The Cutter Incident: How Our First Polio Vaccine Led to a Growing Vaccine Crisis

Photo of polio patients in iron lungs during 1953 epidemic / Wikimedia Commons

The Cutter Incident led in part to the development of a polio vaccine that was more dangerous.

By Dr. Michael Fitzpatrick
General Practitioner
Barton House Health Centre

In April 1955 more than 200 000 children in five Western and mid-Western USA states received a polio vaccine in which the process of inactivating the live virus proved to be defective. Within days there were reports of paralysis and within a month the first mass vaccination programme against polio had to be abandoned. Subsequent investigations revealed that the vaccine, manufactured by the California-based family firm of Cutter Laboratories, had caused 40 000 cases of polio, leaving 200 children with varying degrees of paralysis and killing 10.

Paul Offit, paediatrician and prominent advocate of vaccination, sets the `Cutter incident’ in the context of the struggle of medical science against polio and other infectious diseases over the course of the 20th century. He reminds us that, within a decade of Karl Landsteiner’s identification of the polio virus in 1908, an epidemic in New York killed 2400 people (mostly children) and left thousands more with a life-long disability. In the 1950s, summer outbreaks in the USA caused tens of thousands of cases, leaving hundreds paralysed or dead. `Second only to the atomic bomb’, polio was `the thing that Americans feared the most’.

Offit provides a gripping account of how the `March of Dimes’, inspired in part by President Franklin D Roosevelt’s personal experience of polio, raised funds for research and focused national attention on the disease. He profiles leading figures, notably Jonas Salk and Albert Sabin —brilliant, egotistical and flawed characters—pioneers in vaccine development and as scientific celebrities, and notorious for their bitter personal rivalry.

Offit offers a balanced judgement on both the Cutter incident and on the Salk and Sabin vaccines. Reviewing failures in the manufacturing and inspection processes, he exonerates Salk from blame and concludes that `the federal government, through its vaccine regulatory agency… was in the best position to avoid the Cutter tragedy’. Three larger companies produced safe polio vaccines according to Salk’s protocol for inactivating the virus with formaldehyde. The lack of experience and expertise at Cutter Laboratories, undetected by the inspectors, caused the disaster.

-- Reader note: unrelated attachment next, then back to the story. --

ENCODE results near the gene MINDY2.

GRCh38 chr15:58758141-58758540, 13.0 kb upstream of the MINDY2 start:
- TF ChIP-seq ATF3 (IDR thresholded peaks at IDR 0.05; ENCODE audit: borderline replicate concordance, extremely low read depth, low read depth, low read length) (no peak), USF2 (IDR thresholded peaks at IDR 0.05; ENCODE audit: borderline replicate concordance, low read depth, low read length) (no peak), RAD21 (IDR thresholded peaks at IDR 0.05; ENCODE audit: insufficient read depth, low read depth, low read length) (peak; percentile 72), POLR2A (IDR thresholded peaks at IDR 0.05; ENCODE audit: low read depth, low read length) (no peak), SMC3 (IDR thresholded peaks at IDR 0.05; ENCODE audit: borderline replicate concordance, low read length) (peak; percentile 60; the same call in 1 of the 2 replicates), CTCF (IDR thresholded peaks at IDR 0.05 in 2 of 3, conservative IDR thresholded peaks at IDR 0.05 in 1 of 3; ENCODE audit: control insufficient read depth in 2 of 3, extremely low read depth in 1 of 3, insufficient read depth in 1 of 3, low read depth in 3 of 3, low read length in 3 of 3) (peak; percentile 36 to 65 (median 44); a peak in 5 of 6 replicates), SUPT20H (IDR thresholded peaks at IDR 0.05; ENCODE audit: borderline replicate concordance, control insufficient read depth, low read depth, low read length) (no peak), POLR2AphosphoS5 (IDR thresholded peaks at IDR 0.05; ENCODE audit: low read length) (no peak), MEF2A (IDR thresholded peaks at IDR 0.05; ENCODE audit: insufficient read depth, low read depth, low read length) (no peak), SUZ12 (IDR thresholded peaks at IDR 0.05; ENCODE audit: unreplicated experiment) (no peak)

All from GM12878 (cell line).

While acknowledging Salk’s mean-spiritedness towards colleagues, Offit believes that in denying him a Nobel prize, history has dealt harshly with a man who was `the first to do many things’ that have contributed to the virtual eradication of polio in the USA. The Cutter incident led to the replacement of Salk’s formaldehyde-treated vaccine with Sabin’s attenuated strain. Though Sabin’s vaccine had the advantages of being administered orally and of fostering wider `contact immunity’, it could also be re-activated by passage through the gut, resulting in occasional cases of polio (still causing paralysis in six to eight children every year in the 1980s and 1990s, when a modified Salk vaccine was re-introduced). As Offit observes, `ironically, the Cutter incident—by creating the perception among scientists and the public that Salk’s vaccine was dangerous —led in part to the development of a polio vaccine that was more dangerous’.

The Cutter incident had an ambivalent legacy. On the one hand, it led to the effective federal regulation of vaccines, which today enjoy a record of safety `unmatched by any other medical product’. On the other hand, the court ruling that Cutter was liable to pay compensation to those damaged by its polio vaccine—even though it was not found to be negligent in its production—opened the floodgates to a wave of litigation. As a result, `vaccines were among the first medical products almost eliminated by lawsuits’. Indeed, the National Vaccine Injury Compensation Program was introduced in 1986 to protect vaccine manufacturers from litigation on a scale that threatened the continuing production of vaccines. Still, many companies have opted out of this low-profit, high-risk field, leaving only a handful of firms to meet a growing demand (resulting in recent shortages of flu and other vaccines).

The contemporary climate of risk aversion and predatory litigation deters the introduction of new vaccines and discourages innovation in a field which boasts some of the most impressive achievements of modern medicine. To protect vaccine development—and ultimately public health —Offit proposes that the option of suing vaccine manufacturers should be stopped and that compensation should only be available through the official programme.

Originally published by the Journal of the Royal Society of Medicine 99:3 (March 2006, 156), republished by the U.S. National Library of Medicine, 04.15.1994, to the public domain.